Looking to the low side again, Cliff nearly broke loose as the three raced off of turn No. 4. Sobus nearly stole the runner-up spot away, but Cliff was able to rebound. Schartner continued to hug the rail and hope he could beat the No. 06 to the end of the straightaways.
With five trips to go, Cliff had another solid look under Schartner off the fourth turn, but the leader edged him into the first turn once again. Cliff finally gave it a go on the outside on the white flag lap, but to no avail. Schartner’s escape was complete, freed by the checkered flag.
Schartner celebrates in victory lane
A small block supermodified is a very difficult machine to drive, if you‘re going fast. People wreck them every week. Constantly.But every now and then, some young whippersnapper jumps into a fast car, and makes it look easy. They just get in, step on the gas, and look at us like we’re crazy when we marvel at their ease in cracking twenty seconds. “What’s the big deal?”, they think. “You just have to roll it through the turns.” Or “we’ve been working on some new setups that I’ve been thinking about.” “No, I just drove it,” they say unassumingly. Like it’s nothing. Like people racing for 10 or more years try to do, often without success.I have extreme envy when it comes so easy for people to do something that I, and many others, would give a kidney to be able to do. It’s a little sickening, if you think about it. I’ve spent thousands of dollars, alienated friends and family members, begged friends for help, wracked my brain, took years off of my life due to stress, and got myself injured trying to do what this young man did in just a half season.(For clarification, I’m not totally unsuccessful. I have won a feature at Oswego Speedway in 2001, and four other features at Evans Mills, Spencer, and Adirondack Speedway. But the pursuit of one more moment of glory at Oswego nearly drove me nuts.)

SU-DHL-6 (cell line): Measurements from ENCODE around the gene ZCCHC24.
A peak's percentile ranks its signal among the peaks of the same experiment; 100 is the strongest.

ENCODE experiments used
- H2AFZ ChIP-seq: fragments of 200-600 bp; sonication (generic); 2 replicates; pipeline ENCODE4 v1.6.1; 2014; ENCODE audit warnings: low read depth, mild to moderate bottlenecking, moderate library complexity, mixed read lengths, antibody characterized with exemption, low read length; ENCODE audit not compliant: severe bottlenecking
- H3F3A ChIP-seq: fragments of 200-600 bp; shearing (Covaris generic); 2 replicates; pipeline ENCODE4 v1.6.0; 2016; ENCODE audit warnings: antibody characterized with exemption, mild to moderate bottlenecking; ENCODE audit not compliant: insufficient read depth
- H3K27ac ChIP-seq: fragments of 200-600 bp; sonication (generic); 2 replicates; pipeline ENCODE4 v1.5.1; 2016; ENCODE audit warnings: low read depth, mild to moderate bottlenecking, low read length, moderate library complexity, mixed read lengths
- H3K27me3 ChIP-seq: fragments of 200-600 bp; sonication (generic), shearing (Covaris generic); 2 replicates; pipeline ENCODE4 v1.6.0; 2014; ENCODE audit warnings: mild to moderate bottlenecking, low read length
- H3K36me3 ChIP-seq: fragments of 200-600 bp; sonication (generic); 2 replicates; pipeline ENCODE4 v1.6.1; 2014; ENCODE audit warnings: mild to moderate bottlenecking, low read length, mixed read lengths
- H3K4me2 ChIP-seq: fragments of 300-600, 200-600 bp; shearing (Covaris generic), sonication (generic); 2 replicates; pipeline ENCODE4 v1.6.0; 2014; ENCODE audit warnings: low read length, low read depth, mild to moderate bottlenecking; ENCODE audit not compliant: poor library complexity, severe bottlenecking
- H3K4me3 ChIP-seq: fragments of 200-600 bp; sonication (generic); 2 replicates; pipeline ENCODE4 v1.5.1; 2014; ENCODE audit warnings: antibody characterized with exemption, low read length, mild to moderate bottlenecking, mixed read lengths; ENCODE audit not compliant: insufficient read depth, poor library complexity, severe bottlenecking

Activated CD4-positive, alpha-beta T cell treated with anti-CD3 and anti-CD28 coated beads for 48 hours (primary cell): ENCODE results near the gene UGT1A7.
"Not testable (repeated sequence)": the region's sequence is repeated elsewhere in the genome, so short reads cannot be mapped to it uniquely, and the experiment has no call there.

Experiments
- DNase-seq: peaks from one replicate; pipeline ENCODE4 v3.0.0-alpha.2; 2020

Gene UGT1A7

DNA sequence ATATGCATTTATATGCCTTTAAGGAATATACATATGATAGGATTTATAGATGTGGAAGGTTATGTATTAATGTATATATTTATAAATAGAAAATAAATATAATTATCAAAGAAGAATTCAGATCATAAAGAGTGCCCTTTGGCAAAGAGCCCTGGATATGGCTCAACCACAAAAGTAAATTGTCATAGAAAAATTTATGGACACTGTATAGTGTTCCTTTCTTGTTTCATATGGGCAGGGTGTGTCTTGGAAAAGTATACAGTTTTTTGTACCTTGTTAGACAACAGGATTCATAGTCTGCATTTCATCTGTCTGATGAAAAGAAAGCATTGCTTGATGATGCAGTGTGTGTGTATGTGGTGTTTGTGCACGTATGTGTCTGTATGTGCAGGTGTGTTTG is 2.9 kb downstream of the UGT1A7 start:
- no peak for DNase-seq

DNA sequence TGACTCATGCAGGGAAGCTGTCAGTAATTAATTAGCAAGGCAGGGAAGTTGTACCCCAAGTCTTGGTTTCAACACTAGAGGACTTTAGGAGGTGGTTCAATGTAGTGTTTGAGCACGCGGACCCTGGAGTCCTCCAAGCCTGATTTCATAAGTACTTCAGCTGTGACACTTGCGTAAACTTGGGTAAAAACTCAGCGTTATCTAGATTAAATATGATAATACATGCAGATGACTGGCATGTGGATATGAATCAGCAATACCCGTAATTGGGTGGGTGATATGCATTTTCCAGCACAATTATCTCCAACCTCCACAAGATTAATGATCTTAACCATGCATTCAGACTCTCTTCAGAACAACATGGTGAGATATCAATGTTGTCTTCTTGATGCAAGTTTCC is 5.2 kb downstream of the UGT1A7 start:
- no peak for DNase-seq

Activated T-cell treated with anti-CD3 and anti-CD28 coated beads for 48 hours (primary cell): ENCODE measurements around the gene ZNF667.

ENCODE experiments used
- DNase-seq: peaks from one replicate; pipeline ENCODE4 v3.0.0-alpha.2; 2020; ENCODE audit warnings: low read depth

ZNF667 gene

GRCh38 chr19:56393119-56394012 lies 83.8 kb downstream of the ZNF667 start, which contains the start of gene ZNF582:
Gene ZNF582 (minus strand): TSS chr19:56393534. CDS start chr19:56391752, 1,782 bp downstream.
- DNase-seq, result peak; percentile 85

Here’s what I wrote about Andrew Schartner back in June, when he almost nailed a win, in only his fourth feature as a small block supermodified driver: “I had my doubts. You don’t just hop into a small block supermodified and know how to do it. Especially when you’re a young racer and most of your experience is behind the wheel of a dirt car. Plus, he wasn’t able to attend the pre-season open practice, OR a track rental the following week to start learning how to drive a pavement car. “That kid won’t crack 20 seconds before July,” a crotchety old driver / columnist scoffed. “These cars take a lot of seat time. What’s Tom thinking of?”
Andrew Schartner proved me wrong - In a big way. In just his fourth feature ever in Tom Aaserud’s small block super, the rookie came very close to winning a feature. After fighting off Stan Gates on lap two, Schartner went on to lead the next 27 laps of a 30-lap feature. He drove an excellent line, turned great times, and only a bonsai move by a Hall of Famer cost him the win. I hereby eat my words. This kid’s got some natural ability, great equipment, excellent teachers, and a great future behind a steering wheel. Wherever that takes him. Great find, Tom!”I’m very impressed by this young man. The way he carries himself. The way he drives. The way he wins. True SuperStar material. PLEASE savor what you have, young man. Enjoy this win, and the other ones that are surely behind it. Many of the drivers in your division would kill or die to be in your situation, or in that ride. You are worthy.
And that’s why I’ve chosen Andrew Schartner as this week’s SuperStar of the Week!